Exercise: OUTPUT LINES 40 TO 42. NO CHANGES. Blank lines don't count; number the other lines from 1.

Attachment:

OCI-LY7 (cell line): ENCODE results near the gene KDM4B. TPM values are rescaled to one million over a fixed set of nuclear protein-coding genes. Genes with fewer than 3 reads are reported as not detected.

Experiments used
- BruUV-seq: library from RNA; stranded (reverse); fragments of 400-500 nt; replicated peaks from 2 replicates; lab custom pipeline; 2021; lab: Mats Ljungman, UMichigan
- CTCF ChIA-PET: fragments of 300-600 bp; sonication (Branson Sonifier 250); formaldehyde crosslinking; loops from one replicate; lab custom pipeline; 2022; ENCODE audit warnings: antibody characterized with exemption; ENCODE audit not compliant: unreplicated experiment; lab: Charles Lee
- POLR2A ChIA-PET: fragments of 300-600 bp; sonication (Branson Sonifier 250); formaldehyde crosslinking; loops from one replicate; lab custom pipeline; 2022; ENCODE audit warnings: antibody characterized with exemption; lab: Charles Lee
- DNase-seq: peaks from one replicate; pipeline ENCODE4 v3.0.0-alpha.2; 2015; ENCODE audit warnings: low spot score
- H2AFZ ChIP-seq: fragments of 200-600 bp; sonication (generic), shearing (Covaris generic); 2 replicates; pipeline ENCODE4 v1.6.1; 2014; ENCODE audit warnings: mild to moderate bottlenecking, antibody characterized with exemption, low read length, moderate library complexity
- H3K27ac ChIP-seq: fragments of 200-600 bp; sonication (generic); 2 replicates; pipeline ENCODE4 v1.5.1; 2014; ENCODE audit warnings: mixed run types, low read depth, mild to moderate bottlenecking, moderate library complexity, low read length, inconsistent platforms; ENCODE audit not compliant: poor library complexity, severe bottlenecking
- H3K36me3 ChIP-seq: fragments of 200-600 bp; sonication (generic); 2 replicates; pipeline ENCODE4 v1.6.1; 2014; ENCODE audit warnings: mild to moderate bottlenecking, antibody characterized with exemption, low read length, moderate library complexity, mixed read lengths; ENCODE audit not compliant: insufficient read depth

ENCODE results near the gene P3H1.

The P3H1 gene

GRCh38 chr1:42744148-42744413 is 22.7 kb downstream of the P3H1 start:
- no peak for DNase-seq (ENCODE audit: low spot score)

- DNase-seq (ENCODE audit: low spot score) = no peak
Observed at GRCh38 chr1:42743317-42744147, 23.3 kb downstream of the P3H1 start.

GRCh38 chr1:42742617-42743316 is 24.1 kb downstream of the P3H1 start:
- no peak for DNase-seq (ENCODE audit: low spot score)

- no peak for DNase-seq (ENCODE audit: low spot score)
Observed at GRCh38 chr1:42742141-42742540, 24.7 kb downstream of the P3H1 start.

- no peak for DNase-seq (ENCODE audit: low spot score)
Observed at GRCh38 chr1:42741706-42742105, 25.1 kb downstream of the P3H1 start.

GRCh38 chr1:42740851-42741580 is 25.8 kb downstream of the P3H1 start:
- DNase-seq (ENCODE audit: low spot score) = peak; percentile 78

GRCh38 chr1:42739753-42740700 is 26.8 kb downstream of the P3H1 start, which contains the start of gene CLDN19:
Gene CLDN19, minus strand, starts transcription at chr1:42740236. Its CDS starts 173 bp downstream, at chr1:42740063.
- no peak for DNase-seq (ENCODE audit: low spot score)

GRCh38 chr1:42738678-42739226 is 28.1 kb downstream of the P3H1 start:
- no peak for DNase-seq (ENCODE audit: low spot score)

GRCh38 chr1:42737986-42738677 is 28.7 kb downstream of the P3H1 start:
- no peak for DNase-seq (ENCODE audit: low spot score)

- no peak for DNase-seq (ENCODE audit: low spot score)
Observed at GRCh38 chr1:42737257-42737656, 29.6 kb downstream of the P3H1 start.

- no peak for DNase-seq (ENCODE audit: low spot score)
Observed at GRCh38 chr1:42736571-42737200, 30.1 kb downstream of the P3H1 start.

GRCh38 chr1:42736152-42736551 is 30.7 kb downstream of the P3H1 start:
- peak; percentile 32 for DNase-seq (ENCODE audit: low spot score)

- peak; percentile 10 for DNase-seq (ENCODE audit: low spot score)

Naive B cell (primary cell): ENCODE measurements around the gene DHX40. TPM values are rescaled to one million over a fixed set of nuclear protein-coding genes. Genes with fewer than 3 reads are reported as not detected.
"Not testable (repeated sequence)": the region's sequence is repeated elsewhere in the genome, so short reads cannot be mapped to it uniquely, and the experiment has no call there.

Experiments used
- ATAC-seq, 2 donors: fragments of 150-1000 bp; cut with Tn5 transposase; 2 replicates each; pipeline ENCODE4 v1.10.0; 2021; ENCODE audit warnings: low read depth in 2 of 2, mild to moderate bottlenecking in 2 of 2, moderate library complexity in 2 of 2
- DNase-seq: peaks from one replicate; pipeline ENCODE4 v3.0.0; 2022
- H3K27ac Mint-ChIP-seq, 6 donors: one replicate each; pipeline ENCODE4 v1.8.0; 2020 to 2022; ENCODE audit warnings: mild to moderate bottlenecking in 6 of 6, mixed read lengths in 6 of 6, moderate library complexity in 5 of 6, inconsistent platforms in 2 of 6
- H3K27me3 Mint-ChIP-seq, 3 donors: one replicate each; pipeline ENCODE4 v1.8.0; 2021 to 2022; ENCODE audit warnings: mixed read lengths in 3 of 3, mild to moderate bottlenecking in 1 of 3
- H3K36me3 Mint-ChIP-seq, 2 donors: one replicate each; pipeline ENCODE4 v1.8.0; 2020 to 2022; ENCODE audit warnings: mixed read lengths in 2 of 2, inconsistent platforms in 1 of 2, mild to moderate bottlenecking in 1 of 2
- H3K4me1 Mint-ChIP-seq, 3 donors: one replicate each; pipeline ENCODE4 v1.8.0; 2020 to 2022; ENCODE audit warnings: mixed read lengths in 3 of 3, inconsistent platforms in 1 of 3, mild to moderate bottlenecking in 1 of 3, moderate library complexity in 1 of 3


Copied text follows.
Experiments used
- ATAC-seq, 2 donors: fragments of 150-1000 bp; cut with Tn5 transposase; 2 replicates each; pipeline ENCODE4 v1.10.0; 2021; ENCODE audit warnings: low read depth in 2 of 2, mild to moderate bottlenecking in 2 of 2, moderate library complexity in 2 of 2
- DNase-seq: peaks from one replicate; pipeline ENCODE4 v3.0.0; 2022